Typically the fiscal quarters leading up to a U.S. presidential election are marked by a downturn in business for the lobbying industry. This makes sense, as there is often an air of uncertainty about who firms and their clients should be lobbying when it is unclear which political party will be in control come the new year. Like it has done with everything else, the pandemic has turned that on its head.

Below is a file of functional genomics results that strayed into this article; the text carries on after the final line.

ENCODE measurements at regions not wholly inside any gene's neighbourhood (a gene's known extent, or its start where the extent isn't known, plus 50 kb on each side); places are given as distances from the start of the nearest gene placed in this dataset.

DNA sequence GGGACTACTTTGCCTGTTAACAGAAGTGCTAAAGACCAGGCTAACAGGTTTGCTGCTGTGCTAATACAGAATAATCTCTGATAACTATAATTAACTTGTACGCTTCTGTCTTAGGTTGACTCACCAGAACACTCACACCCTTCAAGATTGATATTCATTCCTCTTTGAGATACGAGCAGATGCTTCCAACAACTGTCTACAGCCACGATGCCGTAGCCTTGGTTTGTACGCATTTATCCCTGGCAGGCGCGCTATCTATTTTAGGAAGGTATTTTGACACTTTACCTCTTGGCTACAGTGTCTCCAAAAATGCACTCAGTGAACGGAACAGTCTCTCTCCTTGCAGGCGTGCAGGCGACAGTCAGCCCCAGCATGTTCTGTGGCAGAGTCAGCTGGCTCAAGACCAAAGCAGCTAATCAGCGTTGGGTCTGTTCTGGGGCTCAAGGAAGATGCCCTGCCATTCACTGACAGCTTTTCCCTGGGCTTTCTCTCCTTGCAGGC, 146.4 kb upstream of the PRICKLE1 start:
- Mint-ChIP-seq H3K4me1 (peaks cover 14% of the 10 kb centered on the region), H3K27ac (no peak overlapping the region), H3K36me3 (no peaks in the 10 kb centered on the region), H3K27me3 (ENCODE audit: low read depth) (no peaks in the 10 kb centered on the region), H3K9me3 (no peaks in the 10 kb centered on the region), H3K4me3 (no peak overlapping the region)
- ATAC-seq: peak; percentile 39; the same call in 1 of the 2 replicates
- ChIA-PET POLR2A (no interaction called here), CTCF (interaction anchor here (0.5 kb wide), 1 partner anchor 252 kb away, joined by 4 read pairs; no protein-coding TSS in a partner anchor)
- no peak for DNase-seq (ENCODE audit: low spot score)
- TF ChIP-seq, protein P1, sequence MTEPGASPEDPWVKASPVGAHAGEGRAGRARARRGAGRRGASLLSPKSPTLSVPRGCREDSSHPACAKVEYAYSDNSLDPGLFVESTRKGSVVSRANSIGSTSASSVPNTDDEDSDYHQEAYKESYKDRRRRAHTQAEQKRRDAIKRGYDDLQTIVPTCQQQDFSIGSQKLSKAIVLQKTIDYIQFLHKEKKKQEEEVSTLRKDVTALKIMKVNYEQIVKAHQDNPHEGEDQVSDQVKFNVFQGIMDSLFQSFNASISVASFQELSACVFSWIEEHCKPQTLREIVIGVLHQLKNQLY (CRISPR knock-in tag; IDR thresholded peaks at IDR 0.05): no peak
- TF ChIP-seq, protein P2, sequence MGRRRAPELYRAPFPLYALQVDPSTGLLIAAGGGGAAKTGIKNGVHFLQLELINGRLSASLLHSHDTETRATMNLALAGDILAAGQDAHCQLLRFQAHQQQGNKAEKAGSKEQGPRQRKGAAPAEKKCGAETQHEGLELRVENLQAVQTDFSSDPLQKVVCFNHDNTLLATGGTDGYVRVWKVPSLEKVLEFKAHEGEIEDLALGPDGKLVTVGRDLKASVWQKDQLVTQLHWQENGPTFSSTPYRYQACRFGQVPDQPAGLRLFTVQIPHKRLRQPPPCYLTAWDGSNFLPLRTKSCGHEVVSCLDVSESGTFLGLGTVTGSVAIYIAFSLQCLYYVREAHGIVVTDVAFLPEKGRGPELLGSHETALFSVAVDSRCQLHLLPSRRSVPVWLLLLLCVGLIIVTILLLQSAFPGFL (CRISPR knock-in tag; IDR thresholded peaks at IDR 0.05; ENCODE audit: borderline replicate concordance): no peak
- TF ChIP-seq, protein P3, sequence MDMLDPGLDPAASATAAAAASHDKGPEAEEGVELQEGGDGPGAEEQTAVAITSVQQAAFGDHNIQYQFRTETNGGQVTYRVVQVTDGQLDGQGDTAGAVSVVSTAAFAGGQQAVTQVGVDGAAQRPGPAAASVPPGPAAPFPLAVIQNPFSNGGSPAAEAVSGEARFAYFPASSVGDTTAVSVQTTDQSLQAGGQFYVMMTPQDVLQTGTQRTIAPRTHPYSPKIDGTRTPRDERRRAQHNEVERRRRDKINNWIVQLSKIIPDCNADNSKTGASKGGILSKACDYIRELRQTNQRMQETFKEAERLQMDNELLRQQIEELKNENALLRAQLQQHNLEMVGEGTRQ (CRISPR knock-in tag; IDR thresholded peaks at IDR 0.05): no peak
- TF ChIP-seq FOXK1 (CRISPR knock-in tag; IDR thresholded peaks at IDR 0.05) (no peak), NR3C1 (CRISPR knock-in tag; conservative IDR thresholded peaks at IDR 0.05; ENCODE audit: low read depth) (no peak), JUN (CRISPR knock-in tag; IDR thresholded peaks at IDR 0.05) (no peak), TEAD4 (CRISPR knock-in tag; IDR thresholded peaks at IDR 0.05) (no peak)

Brownstein Hyatt Farber Schreck topped the second quarter lobbying revenue list, bringing in $12.9 million over the last three months, which according to their internal numbers is a 29% increase from the same period in 2019 and a 17% increase in the firm’s haul from the first fiscal quarter.

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